I went to pray today. I pray every day in small ways and large ways. I often find – mostly find – I am better at the small ways. You know, those moments where I turn to God in my anxiousness or in my anxiety over a situation, or in my fear, or depression, or in my weakness, or within an illness and I allow myself – just for a moment – to become what I hate the most, vulnerable. I allow God to come and remind me of hope and grace. I leave those moments refreshed and empowered to move forward, even if I remain fearful.

Things fall apart. It is difficult in life to keep up appearances forever. Things grow old and dusty, and it is hard to keep things in life clean and polished and perfect forever. People come, and people go. Folks love you and then they hurt you. In our lives we have all had the experience of being with relatives, friends or neighbors and discovering that they are not who they used to be. Food stains on the clothing that go unnoticed, garbage left forgotten on the floor, and personal hygiene which has failed are some of the sad realities of life. “Behold, I make all things new,” God says. A new heaven and a new earth will be created, and the dead will rise from their graves. The resurrection of Jesus is everything and comes to us in our daily resurrections, too!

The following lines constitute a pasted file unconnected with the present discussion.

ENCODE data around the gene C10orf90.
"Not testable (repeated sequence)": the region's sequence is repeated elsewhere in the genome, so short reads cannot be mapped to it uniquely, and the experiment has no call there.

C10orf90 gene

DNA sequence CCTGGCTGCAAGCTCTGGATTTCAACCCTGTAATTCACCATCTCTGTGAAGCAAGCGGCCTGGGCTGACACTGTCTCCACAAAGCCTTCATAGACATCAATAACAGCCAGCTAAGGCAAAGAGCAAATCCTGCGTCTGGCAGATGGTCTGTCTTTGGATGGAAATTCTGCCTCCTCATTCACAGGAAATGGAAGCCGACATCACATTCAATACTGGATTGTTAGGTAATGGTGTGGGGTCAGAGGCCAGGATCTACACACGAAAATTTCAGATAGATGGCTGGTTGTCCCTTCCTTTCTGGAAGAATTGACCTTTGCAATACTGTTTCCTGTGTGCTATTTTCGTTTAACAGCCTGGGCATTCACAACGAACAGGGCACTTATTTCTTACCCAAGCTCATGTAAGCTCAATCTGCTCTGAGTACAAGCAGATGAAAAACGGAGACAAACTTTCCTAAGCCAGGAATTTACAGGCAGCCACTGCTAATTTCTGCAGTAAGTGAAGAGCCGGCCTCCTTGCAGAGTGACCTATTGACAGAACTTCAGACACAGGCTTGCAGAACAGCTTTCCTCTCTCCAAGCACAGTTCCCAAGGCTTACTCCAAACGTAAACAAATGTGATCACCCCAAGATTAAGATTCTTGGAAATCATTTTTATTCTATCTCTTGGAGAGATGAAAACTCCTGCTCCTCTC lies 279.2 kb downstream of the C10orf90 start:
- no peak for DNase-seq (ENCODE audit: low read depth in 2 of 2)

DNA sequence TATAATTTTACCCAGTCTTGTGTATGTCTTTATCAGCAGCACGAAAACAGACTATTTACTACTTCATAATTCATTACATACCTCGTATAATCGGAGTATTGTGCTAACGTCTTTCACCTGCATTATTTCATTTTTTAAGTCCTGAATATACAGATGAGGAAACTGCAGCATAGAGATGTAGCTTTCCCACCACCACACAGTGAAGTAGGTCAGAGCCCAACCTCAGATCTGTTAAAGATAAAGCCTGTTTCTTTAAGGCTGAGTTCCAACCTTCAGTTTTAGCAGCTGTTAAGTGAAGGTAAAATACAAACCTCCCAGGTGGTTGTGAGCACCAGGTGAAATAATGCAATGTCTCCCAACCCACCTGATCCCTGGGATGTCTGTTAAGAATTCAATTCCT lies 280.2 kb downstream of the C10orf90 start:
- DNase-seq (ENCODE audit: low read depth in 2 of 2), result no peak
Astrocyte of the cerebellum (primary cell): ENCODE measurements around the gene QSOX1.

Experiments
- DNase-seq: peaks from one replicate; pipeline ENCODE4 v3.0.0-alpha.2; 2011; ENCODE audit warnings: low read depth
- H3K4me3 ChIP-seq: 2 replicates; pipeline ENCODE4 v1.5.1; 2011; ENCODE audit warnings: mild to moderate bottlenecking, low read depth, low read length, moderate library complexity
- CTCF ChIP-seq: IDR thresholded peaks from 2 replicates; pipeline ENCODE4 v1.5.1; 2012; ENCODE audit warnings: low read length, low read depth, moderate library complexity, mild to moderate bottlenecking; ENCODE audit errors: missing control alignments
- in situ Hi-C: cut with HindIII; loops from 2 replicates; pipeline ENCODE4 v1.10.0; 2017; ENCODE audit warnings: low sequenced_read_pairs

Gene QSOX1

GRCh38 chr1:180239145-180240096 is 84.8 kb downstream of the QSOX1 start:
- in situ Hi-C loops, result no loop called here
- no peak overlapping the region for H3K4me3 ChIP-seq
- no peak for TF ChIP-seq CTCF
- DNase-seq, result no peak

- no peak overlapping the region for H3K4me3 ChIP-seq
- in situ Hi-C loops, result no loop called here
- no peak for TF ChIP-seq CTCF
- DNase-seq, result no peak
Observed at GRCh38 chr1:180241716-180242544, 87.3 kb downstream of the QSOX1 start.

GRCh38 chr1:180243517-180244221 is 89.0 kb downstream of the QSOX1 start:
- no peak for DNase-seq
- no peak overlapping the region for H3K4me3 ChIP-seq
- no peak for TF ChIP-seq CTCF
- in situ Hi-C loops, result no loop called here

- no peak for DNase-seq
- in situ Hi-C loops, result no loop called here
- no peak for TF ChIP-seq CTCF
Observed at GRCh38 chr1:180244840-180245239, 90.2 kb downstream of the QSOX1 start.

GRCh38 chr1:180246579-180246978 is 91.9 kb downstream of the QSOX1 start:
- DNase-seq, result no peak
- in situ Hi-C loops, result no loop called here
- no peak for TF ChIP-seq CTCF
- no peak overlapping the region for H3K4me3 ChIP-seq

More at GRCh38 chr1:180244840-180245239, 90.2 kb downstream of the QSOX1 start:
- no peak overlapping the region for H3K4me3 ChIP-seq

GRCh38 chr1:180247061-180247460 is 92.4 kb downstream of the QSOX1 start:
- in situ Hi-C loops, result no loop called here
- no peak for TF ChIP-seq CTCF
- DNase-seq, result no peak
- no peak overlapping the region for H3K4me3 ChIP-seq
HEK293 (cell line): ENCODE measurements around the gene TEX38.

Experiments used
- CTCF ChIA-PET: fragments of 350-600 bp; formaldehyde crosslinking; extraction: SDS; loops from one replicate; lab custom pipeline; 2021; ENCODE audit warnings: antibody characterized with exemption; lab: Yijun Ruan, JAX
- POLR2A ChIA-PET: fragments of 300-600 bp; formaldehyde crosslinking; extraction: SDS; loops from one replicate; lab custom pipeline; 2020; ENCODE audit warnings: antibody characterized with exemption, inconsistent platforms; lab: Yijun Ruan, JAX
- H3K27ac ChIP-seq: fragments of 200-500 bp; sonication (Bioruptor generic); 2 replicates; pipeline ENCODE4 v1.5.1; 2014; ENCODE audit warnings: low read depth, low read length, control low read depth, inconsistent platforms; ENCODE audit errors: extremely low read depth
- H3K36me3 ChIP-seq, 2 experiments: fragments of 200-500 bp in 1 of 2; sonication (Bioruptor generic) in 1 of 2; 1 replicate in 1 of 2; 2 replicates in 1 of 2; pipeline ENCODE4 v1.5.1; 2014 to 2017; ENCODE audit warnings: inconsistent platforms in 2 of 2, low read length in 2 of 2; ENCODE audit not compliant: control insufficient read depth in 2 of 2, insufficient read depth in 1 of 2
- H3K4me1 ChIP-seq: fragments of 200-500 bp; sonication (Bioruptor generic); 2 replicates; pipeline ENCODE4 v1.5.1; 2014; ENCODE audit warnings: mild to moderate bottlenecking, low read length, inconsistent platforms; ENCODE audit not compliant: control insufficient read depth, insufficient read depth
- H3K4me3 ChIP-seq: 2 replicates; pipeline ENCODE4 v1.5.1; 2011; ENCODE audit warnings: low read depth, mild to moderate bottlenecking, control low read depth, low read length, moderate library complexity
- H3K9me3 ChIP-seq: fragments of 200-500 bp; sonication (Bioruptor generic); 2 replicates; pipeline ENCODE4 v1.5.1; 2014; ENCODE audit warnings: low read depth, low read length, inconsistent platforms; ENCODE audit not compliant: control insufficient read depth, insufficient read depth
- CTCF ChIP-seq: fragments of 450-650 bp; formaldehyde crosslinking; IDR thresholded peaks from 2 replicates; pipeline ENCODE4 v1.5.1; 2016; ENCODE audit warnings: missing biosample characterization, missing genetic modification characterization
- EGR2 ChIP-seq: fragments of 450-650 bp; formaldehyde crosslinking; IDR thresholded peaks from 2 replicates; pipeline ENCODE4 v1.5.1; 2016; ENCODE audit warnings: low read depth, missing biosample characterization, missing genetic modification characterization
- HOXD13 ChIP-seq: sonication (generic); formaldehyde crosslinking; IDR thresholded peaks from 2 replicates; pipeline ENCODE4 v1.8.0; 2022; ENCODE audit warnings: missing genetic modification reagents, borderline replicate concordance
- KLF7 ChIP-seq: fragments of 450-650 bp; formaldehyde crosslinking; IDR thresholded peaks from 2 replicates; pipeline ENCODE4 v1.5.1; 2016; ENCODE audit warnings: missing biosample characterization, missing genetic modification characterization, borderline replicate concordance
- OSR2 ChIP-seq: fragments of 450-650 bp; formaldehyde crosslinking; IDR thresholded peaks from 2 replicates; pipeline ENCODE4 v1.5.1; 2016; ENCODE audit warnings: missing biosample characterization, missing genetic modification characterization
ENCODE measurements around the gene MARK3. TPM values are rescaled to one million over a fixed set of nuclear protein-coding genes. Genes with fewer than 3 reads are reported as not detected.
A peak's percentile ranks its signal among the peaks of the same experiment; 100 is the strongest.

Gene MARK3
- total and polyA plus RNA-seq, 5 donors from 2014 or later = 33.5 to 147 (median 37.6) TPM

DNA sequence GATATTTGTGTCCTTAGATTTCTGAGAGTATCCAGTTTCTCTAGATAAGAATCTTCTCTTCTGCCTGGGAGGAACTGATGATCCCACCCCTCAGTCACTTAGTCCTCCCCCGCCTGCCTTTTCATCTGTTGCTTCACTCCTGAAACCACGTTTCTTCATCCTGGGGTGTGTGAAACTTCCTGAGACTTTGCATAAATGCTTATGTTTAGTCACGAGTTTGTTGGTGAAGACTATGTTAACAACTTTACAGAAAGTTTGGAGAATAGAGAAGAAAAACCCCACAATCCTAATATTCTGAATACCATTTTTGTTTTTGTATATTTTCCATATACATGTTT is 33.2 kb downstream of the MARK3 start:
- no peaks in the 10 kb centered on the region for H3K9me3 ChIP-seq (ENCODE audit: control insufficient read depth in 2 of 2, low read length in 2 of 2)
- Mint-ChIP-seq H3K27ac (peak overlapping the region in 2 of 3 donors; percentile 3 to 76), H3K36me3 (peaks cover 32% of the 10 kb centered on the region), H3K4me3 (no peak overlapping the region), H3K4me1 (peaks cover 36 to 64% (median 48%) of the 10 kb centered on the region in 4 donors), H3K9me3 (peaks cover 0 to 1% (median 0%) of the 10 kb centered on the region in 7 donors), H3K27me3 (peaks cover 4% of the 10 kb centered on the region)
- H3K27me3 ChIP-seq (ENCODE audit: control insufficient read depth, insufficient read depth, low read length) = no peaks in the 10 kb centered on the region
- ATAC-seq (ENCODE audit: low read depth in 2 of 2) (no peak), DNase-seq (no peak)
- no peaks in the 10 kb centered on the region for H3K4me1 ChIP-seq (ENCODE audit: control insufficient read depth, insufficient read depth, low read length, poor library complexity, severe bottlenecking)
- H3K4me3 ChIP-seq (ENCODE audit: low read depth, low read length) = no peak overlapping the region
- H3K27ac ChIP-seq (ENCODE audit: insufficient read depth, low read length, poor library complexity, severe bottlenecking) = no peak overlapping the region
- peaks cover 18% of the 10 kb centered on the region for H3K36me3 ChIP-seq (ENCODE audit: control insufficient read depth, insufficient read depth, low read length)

I think that is the power of acknowledging we are weak. And, allowing those moments of great weakness to find hope in Another, not within ourselves where we are broken. This past week, I was ill and had a course of antibiotics that took their toll on me. I couldn’t CrossFit or find my balance and I slept more and did less, but, then I realized, I was praying more! I allowed my weakness to become my strength.

This morning, when I went to pray, I needed my Blessed Mother. So, I went to find a copy of The Litany to the Guadalupe that I have on my desk at the parish, I knew I also had a copy at home, but where did I lay it? Then I stumbled across it within a closet! There it was, on the top shelf, covered with a strong coating of dust. And there was the lesson: even dirty, dust covered, sinful and broken, God is and still loves me. She reminded me of that. I pray I remind you now, too.

St. Francis reminds us in his words, “Pure, holy simplicity confounds all the wisdom of this world and the wisdom of the flesh.”

May we not forget to be confounded by the lovely grace of God every day as we celebrate His love for us, dust covered and all…